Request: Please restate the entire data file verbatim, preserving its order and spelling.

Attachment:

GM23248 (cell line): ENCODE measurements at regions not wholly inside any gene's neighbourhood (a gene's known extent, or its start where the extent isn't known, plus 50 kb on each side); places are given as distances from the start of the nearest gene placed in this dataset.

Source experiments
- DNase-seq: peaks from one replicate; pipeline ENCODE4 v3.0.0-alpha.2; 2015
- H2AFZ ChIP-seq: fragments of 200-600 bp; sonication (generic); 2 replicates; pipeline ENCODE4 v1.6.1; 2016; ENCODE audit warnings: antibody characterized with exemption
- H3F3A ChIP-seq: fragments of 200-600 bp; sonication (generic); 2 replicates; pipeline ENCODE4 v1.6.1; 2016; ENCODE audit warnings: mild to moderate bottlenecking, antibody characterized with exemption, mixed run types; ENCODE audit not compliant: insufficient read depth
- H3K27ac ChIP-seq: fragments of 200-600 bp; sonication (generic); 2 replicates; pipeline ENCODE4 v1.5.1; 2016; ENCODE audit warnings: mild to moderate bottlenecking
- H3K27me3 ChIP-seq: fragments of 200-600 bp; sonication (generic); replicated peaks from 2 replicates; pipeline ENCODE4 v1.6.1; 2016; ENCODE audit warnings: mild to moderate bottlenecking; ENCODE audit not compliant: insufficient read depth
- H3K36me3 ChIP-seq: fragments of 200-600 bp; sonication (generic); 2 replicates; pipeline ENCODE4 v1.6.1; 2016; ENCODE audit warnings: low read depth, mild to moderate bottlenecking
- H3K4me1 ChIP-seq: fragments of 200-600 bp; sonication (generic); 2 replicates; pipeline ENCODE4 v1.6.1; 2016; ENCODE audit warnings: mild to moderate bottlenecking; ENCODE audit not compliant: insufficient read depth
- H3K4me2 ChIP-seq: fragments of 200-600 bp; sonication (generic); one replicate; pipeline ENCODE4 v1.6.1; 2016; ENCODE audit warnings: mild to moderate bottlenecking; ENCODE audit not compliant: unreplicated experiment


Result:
GM23248 (cell line): ENCODE measurements at regions not wholly inside any gene's neighbourhood (a gene's known extent, or its start where the extent isn't known, plus 50 kb on each side); places are given as distances from the start of the nearest gene placed in this dataset.

Source experiments
- DNase-seq: peaks from one replicate; pipeline ENCODE4 v3.0.0-alpha.2; 2015
- H2AFZ ChIP-seq: fragments of 200-600 bp; sonication (generic); 2 replicates; pipeline ENCODE4 v1.6.1; 2016; ENCODE audit warnings: antibody characterized with exemption
- H3F3A ChIP-seq: fragments of 200-600 bp; sonication (generic); 2 replicates; pipeline ENCODE4 v1.6.1; 2016; ENCODE audit warnings: mild to moderate bottlenecking, antibody characterized with exemption, mixed run types; ENCODE audit not compliant: insufficient read depth
- H3K27ac ChIP-seq: fragments of 200-600 bp; sonication (generic); 2 replicates; pipeline ENCODE4 v1.5.1; 2016; ENCODE audit warnings: mild to moderate bottlenecking
- H3K27me3 ChIP-seq: fragments of 200-600 bp; sonication (generic); replicated peaks from 2 replicates; pipeline ENCODE4 v1.6.1; 2016; ENCODE audit warnings: mild to moderate bottlenecking; ENCODE audit not compliant: insufficient read depth
- H3K36me3 ChIP-seq: fragments of 200-600 bp; sonication (generic); 2 replicates; pipeline ENCODE4 v1.6.1; 2016; ENCODE audit warnings: low read depth, mild to moderate bottlenecking
- H3K4me1 ChIP-seq: fragments of 200-600 bp; sonication (generic); 2 replicates; pipeline ENCODE4 v1.6.1; 2016; ENCODE audit warnings: mild to moderate bottlenecking; ENCODE audit not compliant: insufficient read depth
- H3K4me2 ChIP-seq: fragments of 200-600 bp; sonication (generic); one replicate; pipeline ENCODE4 v1.6.1; 2016; ENCODE audit warnings: mild to moderate bottlenecking; ENCODE audit not compliant: unreplicated experiment